As you've discovered, once you are up in the 100MHz+ range, little is "simple".
When using discrete capacitors and inductors, you have to consider their parasitic complements. Even basic connecting elements such as traces have to have their characteristics carefully considered, because they too have capacitance, inductance, impedance and skin effects.
It can all be mastered (and there are lots of good texts on practical RF design), but whilst it is simple to model such filters with ideal components, the physical reality is much more complex...
At 80m/3.5MHz filters are still built with discrete components and ferrite cored inductors. (See this ARRL 80m design.)
This link shows the inside of a practical DIY 2m / 150MHz bandpass filter, with screw mount piston adjustable capacitors and hand formed air-cored inductors. The adjustable caps are critical, because you need to compensate for the hard to predict stray capacitances. The inductors are air cored due to high ferrite losses, and low target inductance.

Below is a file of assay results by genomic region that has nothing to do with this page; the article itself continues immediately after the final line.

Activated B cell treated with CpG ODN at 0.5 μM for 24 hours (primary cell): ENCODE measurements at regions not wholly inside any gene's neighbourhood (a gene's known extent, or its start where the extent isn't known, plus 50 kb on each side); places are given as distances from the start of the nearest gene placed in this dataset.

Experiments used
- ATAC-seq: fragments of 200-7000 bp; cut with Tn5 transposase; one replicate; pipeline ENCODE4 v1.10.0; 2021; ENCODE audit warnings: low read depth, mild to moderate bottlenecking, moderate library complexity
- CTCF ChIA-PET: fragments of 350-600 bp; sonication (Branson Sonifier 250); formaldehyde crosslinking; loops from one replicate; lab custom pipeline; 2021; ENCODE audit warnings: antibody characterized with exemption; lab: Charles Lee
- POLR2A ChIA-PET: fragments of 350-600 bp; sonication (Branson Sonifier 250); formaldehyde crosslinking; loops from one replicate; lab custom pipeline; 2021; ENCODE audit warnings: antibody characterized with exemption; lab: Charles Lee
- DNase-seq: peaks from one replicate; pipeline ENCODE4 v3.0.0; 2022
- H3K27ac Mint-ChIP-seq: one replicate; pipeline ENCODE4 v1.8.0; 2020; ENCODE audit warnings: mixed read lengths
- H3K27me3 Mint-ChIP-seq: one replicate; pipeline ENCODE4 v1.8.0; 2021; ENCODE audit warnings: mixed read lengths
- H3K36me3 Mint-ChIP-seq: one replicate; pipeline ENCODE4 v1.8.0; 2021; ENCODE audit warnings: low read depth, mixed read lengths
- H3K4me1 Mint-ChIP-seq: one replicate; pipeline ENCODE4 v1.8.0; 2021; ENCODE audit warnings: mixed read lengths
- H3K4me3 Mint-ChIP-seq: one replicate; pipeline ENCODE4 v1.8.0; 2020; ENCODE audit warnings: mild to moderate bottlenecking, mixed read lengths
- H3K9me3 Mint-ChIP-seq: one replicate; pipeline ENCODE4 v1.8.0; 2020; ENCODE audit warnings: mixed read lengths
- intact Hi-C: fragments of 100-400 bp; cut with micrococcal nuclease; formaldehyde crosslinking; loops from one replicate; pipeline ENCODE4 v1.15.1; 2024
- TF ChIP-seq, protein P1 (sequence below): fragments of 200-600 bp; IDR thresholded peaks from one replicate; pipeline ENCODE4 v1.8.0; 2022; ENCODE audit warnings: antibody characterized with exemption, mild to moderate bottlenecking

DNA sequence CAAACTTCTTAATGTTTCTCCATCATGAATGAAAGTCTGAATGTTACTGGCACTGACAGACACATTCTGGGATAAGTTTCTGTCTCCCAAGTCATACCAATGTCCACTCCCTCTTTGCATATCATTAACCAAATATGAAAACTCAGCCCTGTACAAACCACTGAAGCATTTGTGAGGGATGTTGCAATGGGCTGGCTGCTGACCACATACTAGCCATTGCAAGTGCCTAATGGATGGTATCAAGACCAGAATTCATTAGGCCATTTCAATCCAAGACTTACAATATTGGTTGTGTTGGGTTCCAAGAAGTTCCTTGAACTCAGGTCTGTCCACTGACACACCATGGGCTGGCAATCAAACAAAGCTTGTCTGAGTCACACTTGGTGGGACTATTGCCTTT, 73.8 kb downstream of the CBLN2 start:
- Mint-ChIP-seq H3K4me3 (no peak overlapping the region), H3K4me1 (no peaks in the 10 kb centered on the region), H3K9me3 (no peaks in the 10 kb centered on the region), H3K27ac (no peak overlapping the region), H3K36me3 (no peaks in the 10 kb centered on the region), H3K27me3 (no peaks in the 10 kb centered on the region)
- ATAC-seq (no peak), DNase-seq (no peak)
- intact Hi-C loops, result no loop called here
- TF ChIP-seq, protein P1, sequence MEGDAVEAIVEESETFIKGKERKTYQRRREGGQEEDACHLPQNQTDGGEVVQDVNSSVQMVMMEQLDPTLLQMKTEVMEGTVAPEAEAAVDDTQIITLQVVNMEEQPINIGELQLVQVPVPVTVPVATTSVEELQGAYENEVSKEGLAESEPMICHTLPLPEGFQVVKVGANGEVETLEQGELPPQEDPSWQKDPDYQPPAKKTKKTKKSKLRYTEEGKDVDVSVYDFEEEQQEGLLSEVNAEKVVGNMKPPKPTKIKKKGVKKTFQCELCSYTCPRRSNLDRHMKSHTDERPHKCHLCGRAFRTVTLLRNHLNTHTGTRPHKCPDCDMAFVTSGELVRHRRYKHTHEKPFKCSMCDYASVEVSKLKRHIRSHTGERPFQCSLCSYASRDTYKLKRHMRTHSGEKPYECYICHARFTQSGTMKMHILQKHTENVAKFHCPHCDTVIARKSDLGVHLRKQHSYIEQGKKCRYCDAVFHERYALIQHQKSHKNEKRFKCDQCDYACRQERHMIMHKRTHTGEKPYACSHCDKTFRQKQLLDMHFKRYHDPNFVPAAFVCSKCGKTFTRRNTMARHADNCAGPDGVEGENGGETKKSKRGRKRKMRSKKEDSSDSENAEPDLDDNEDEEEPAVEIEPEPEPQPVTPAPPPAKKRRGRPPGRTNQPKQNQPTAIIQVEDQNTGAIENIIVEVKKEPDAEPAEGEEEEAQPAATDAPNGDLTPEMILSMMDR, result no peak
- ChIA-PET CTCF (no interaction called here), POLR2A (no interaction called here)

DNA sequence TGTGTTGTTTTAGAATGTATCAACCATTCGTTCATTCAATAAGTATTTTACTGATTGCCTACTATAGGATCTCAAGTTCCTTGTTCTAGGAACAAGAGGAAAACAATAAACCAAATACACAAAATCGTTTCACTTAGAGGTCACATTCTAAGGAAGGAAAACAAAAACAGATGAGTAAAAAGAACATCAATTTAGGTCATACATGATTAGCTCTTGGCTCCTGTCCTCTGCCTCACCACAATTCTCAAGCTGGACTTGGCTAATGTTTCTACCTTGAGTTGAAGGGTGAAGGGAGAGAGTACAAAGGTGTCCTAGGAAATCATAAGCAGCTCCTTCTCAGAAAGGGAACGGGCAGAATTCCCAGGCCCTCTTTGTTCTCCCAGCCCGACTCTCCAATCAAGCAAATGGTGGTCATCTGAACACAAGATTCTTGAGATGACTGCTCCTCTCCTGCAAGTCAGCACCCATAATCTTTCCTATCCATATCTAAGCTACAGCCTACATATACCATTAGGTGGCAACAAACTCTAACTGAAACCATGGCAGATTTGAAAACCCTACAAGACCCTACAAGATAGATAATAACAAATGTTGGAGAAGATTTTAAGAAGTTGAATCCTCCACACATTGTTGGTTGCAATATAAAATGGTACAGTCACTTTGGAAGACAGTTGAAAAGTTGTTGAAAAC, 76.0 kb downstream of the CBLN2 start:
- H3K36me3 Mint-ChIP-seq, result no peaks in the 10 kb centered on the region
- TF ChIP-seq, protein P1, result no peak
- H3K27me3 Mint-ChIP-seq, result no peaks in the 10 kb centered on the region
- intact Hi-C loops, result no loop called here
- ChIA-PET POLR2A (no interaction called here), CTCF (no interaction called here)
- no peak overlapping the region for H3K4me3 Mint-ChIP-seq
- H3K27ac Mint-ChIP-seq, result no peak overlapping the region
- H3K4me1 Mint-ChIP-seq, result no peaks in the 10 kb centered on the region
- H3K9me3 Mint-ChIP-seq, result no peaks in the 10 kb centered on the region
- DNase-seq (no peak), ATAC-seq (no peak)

Professionally designed/built filters in the GHz range will typically use transmission line designs created with CAD software which can do EM analysis. You will rarely see discrete components, just oddly bent traces and stubs, but they can work wonderfully.
Have a look here for an example of a 3GHz-11GHz bandpass filter from a master's thesis.
And the resulting performance.
In your case, you'd want to make sure you are using air cored inductors, and that you allow for stray/parasitic capacitances.
A discrete design built in a metal box like the 2m example, might be your best approach in terms of ability to experiment. In fact you could just adapt the example circuit for your use by tweaking the values